Grandfather, grandmother and the pope in Lesotho


By Mieke Meintjies

As foreigners, the highlight of our year is when we can visit family in South Africa, or when family comes to visit us. September in the Netherlands brings wind and rain, but this September brought my grandparents. Along with their suitcases, stuffed full of Fizzers and white Lunch Bars, they also arrived with all their stories.

As one gets older, grandfather’s and grandmother’s stories change. At the age of four, my grandfather told about gnomes and fairies, and his favourite: Asterix and Obelix. At 21 years old, their stories carry rebellious humor and irony. Grandma intervenes every now and then to add bits of the stories that grandpa forgets.

Each story begins equally implausibly, and as grandfather continues to tell, and as I research more, the fact emerges that my Free State grandfather and grandmother truly saw the pope. The Roman Catholic Pope. In Lesotho.

The 1988 news announced that Pope Jean Paul II would visit Southern Africa for apostolic work. His journey would take him from Zimbabwe to Botswana, Lesotho, eSwatini and Mozambique.

Like thousands of other South Africans, my grandfather and grandmother spotted an opportunity. While the crowd bought licenses from the catholic church to be allowed to sell plates, mugs, water bottles, T-shirts, postcards, posters and hats with the pope’s face on them, my grandfather and grandmother went to take out licenses to be allowed to sell food in the foreign country. It was predicted that millions of South Africans and Lesotho residents would gather to see the Pope… and millions of people are quickly getting hungry.

Grandfather and grandmother went to buy porridge, and roast meat with it, and with their stall and licenses and all fell in with – what sounds like – the second Great Trek. From Bloemfontein to Maseru.

Lesotho apparently wanted to show that they were not dependent on South Africa, but many things about the trip did not go as planned, and the pope’s flight could not land in Lesotho. He had to drive from Johannesburg to Lesotho, and at the border the South African police insisted that they would not leave his safety to the Lesotho police. SAP therefore followed him into the country, and Lesotho’s so-called independence took a hit.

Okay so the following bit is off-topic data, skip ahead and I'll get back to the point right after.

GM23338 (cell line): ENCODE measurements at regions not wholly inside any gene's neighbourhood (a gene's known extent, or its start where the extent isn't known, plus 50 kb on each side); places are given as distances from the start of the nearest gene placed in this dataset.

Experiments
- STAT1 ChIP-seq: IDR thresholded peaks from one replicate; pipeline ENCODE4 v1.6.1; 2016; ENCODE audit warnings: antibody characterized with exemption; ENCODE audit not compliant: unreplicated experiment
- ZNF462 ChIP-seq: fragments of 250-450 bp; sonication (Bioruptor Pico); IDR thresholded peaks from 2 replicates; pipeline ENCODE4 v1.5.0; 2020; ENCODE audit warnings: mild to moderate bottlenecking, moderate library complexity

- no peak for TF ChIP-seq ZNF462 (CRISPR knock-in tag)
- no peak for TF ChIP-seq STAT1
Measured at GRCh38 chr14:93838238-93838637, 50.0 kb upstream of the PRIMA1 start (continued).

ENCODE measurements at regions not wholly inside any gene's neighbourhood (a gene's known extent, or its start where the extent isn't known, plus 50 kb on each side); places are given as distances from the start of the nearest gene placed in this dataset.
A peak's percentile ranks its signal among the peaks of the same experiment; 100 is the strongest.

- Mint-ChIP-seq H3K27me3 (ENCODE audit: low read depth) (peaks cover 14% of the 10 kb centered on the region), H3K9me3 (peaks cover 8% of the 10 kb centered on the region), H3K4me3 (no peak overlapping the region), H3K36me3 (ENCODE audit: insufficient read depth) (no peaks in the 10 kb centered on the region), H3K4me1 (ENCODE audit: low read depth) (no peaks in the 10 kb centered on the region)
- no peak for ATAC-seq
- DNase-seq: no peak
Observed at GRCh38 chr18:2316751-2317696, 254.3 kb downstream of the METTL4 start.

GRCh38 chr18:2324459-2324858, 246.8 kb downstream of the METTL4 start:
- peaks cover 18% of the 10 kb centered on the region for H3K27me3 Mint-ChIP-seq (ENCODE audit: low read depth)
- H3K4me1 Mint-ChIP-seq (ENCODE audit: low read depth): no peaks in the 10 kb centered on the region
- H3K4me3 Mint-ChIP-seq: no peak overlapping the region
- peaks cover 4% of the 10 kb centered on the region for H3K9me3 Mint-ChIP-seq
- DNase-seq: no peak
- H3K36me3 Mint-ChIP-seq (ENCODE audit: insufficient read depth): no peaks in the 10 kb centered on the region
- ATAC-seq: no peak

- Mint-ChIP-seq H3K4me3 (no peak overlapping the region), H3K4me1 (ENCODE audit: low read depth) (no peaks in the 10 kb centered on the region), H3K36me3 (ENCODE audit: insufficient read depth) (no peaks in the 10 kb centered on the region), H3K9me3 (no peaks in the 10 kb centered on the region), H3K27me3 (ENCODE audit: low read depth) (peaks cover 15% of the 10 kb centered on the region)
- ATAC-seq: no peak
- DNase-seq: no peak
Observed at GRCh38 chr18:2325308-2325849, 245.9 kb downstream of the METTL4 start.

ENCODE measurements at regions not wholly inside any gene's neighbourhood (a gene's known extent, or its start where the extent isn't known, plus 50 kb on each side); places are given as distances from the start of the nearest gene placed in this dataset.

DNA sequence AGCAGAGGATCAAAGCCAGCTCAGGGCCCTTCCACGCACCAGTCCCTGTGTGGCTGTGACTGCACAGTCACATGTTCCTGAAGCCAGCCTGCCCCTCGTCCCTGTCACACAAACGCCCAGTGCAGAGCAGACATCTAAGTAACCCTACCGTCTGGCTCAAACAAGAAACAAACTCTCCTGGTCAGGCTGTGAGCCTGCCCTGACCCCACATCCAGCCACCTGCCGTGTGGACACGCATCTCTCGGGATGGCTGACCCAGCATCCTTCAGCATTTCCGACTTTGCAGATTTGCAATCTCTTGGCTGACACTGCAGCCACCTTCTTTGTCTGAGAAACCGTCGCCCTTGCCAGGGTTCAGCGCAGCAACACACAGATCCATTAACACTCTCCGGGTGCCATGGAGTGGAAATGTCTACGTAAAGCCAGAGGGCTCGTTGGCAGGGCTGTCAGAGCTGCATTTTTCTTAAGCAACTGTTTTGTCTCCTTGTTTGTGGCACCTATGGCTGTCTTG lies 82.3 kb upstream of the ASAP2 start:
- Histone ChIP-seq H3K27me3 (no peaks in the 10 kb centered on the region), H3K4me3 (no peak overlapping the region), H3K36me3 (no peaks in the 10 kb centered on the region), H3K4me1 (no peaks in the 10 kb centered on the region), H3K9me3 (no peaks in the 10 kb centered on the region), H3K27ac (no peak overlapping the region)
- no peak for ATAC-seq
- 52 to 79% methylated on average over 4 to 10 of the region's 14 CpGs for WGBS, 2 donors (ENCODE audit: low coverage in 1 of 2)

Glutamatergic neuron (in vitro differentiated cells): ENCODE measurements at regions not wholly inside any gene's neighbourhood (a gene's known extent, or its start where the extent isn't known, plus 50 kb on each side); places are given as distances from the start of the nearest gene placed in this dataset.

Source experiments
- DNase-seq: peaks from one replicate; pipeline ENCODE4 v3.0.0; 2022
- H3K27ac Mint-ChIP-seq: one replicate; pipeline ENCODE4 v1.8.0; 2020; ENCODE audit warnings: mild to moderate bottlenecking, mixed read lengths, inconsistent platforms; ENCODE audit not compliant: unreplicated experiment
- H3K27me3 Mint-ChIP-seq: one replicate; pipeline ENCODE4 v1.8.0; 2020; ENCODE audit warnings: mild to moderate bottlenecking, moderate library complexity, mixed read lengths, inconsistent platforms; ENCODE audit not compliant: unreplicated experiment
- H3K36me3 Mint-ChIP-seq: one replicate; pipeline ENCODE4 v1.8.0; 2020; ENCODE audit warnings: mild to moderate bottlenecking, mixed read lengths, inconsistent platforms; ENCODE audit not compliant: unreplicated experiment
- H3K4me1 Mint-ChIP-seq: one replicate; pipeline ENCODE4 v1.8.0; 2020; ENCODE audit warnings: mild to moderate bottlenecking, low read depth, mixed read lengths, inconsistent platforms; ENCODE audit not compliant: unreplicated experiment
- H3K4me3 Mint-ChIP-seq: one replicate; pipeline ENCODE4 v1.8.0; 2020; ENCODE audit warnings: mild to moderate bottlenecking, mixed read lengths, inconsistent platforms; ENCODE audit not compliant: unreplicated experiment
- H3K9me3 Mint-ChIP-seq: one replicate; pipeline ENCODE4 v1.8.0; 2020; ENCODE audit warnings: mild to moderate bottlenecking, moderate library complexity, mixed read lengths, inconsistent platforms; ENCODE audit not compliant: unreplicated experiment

Pope John Paul II’s warm welcome, as an Afrikaner would say, resulted in a bloody shootout between the police and a group of armed men. They hijacked a bus full of nuns and children and insisted that they wanted to see the pope.

He only arrived in Lesotho eight hours behind schedule, just 20 minutes before the tense hostage drama was resolved. One of the captured nuns died and eleven others were wounded, but the rest were, so to speak, safe.

Amidst all this action, one thing was missing: the expected millions. Grandfather and grandmother say that the only people there were the hopeful South Africans with their own stalls, and a bunch of local residents who didn’t seem like they wanted to spend any money.

Pope John Paul II welcomed a crowd of just over ten thousand people from a specially erected stage before offering a holy open-air mass. Things were less arranged for the crowd than they were for the pope.

Grandma says there were no bathrooms, so farmers did as farmers always do, and made a plan. The “plan” was to dig ditches in the ground, and make partitions for men and women by stretching blankets between the ditches. My grandmother grew up on a farm, but very little of my grandmother’s behavior indicates this lineage. She has always been the most stylish, elegant woman I know, and when my grandmother says she refused to squat there, I fully believe it.

It’s also a good thing the stall makers got a chance to practice digging ditches, because later that day, in the September African sun, the food started to rot. The meat started to stink, the fruit turned brown, there were thousands and thousands of rands worth of leftovers in roast chickens, orange juice and milk coffees. Rather than haul the rotten food back to South Africa, the stall makers decided to bury the remains.

Grandpa says that the Lesotho residents, after everyone had packed up, went back to the ditches (being very careful about which ditches to dig open) and took out the food. Although the Pope’s arrival did not attract millions of hungry people as my grandparents had hoped, it did bring many other things. One of the beings an opinion. According to reports, the religious leader condemned apartheid in South Africa.

“A civilization of justice, peace and love means recognition of the dignity of every human being,” he was quoted as saying. “This means that everyone can exercise fundamental rights without restrictions that are supposed to be justified by racial segregation or by social discrimination.”

The pope also visited eSwatini, which at the time was still known as Swaziland, and was going to give his blessing there. Grandma and Grandpa didn’t feel it was necessary to make the same mistake twice. Grandma says the pope blessed her enough that day.

“Blessed with a R12 000 loss.”

She still has holy water upstairs in her roof storage room in Bloemfontein.

  • At the age of 16, Mieke Meintjies moved with her family from Pretoria to the Czech Republic and a year later again to the Netherlands, where she now lives. With pen in hand, she started working as a journalist while studying in Utrecht. Inspiration comes in many forms in her life, but mostly in the form of her family who still live in South Africa.